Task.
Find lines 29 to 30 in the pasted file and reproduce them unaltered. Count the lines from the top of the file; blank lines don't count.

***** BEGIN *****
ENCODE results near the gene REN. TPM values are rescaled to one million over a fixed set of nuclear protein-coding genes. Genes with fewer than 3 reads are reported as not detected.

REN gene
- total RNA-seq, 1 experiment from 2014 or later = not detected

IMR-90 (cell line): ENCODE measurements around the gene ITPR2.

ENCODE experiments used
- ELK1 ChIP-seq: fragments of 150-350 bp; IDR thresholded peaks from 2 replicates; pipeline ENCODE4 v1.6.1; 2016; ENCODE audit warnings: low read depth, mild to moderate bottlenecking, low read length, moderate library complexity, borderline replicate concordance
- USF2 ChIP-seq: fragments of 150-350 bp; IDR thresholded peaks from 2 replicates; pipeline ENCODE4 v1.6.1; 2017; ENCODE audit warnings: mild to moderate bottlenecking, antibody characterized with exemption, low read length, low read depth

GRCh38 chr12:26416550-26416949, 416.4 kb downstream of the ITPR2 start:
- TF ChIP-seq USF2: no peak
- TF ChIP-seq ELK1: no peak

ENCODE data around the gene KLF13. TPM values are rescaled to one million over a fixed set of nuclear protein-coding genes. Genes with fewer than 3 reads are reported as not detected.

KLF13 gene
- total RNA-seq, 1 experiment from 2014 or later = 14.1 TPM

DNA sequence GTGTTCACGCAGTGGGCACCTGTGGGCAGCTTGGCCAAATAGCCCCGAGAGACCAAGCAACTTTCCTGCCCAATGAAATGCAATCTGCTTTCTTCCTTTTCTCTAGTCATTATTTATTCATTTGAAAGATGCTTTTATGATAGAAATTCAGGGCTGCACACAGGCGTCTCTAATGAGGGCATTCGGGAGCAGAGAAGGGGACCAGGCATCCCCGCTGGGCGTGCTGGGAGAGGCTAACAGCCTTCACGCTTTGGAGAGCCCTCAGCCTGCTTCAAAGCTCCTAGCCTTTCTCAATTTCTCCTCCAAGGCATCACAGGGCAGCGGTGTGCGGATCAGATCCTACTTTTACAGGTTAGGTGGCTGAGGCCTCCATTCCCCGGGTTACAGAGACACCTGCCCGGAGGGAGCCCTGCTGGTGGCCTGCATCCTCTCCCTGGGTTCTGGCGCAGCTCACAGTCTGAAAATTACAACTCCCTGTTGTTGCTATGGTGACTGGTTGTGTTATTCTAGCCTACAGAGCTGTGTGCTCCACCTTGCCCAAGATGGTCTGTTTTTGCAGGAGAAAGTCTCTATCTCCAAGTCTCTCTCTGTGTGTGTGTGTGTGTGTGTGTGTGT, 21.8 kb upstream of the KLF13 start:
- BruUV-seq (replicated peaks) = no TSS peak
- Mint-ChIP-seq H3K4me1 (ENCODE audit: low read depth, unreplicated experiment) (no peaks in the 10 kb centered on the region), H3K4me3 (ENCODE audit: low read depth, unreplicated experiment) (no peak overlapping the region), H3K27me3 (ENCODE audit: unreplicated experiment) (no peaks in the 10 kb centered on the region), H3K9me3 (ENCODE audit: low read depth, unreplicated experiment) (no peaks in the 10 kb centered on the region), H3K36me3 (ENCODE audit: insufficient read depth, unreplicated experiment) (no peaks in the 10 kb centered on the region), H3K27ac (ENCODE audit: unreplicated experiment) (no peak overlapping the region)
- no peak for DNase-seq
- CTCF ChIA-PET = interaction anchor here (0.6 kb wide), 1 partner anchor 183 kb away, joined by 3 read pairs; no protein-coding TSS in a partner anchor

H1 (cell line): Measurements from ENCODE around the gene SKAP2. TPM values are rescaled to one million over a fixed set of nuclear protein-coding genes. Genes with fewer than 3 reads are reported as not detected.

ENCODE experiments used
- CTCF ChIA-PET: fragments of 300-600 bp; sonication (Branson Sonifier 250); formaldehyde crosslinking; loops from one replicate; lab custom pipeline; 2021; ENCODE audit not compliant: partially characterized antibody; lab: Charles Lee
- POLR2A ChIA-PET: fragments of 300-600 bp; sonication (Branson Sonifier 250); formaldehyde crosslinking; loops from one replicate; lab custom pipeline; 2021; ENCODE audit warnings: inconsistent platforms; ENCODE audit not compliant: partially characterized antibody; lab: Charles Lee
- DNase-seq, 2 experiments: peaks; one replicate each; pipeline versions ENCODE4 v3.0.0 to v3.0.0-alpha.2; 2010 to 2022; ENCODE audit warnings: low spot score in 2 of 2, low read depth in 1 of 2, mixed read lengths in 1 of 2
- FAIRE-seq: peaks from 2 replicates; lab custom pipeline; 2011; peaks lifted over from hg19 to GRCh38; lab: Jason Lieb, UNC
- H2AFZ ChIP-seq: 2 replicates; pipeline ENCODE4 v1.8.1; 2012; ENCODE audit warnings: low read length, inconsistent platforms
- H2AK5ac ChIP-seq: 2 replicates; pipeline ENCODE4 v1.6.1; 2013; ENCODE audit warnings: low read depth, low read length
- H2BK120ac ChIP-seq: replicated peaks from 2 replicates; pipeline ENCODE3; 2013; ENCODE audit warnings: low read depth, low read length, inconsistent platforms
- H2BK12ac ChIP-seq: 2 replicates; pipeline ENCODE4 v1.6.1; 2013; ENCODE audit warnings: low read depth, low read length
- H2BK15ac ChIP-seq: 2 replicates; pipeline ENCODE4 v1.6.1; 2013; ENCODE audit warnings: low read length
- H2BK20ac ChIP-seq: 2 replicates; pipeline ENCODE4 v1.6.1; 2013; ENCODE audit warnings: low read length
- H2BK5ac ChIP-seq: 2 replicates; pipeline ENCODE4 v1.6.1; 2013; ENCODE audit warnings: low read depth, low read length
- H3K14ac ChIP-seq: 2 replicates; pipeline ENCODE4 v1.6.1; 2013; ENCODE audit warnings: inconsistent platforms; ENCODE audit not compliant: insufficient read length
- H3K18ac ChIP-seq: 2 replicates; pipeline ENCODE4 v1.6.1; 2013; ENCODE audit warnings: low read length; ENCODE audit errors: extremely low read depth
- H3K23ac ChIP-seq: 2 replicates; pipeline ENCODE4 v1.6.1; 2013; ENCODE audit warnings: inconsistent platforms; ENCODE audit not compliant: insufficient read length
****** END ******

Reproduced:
- H2BK15ac ChIP-seq: 2 replicates; pipeline ENCODE4 v1.6.1; 2013; ENCODE audit warnings: low read length
- H2BK20ac ChIP-seq: 2 replicates; pipeline ENCODE4 v1.6.1; 2013; ENCODE audit warnings: low read length